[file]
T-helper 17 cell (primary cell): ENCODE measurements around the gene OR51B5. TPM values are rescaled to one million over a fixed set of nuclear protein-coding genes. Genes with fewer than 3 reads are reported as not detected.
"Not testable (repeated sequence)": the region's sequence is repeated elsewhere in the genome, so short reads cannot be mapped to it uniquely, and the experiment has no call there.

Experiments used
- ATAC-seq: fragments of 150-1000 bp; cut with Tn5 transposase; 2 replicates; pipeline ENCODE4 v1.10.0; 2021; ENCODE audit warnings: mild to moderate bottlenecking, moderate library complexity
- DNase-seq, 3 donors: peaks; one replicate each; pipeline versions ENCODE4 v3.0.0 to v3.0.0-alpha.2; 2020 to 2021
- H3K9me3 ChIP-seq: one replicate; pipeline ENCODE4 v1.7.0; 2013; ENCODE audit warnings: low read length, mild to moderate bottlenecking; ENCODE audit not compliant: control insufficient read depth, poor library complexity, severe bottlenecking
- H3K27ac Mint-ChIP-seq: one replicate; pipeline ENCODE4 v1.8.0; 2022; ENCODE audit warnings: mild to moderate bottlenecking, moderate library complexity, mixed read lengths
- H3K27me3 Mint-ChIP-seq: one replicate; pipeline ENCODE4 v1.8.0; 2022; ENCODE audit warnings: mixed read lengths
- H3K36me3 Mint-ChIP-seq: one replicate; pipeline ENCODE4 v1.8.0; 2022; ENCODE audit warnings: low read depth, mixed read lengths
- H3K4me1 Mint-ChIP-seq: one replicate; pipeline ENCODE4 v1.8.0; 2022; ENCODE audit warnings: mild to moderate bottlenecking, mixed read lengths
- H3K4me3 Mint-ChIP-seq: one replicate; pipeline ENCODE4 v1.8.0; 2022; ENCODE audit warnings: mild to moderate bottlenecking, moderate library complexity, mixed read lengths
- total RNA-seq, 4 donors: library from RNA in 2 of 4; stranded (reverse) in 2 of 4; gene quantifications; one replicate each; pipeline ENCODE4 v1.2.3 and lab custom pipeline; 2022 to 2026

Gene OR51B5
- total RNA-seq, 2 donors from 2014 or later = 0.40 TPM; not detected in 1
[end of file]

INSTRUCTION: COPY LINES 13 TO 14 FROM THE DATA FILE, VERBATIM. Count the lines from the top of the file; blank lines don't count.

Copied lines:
Gene OR51B5
- total RNA-seq, 2 donors from 2014 or later = 0.40 TPM; not detected in 1